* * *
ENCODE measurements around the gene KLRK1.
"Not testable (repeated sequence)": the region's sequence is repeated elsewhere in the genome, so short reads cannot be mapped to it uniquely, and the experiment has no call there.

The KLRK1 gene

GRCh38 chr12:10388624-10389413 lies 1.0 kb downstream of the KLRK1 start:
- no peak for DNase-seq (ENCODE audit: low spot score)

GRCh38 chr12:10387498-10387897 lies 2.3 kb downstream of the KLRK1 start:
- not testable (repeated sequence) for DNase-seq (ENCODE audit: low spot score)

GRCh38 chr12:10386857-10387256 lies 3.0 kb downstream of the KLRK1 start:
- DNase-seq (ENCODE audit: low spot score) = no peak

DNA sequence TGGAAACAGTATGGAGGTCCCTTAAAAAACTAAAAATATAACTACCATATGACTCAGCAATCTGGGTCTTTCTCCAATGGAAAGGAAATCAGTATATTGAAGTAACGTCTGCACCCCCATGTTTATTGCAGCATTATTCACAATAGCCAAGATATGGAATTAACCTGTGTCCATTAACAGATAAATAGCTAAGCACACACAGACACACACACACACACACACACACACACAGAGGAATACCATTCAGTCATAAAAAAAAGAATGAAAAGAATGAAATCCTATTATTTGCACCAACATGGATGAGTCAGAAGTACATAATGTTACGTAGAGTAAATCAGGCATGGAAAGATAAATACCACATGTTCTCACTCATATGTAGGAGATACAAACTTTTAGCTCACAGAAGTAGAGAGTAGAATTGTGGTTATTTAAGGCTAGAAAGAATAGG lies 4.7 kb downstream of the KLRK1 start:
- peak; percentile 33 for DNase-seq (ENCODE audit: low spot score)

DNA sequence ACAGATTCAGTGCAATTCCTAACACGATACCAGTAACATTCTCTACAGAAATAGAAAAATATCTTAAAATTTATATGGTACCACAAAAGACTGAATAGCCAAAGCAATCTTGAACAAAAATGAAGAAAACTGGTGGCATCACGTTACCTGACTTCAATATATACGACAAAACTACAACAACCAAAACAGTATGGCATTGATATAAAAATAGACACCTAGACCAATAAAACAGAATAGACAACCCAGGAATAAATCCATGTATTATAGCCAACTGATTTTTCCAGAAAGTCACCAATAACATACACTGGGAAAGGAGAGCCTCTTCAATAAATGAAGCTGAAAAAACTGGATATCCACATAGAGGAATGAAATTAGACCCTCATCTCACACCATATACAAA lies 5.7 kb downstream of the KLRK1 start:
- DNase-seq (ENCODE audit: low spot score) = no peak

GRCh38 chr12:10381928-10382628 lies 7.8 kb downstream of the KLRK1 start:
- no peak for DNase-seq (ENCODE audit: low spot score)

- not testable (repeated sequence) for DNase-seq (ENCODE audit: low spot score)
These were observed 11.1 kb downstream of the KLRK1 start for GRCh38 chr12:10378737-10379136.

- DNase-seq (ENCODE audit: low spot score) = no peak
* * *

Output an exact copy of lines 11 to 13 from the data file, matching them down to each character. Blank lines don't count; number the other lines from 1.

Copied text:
- peak; percentile 33 for DNase-seq (ENCODE audit: low spot score)

DNA sequence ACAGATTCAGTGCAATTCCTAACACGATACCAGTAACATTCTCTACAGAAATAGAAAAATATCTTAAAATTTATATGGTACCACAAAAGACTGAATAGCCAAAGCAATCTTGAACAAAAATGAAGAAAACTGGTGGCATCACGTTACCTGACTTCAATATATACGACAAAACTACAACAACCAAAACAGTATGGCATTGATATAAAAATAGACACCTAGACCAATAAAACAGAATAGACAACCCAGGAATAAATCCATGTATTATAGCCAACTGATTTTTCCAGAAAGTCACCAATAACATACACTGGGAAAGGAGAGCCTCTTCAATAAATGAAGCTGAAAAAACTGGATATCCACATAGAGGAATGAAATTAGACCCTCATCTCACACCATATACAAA lies 5.7 kb downstream of the KLRK1 start:
- DNase-seq (ENCODE audit: low spot score) = no peak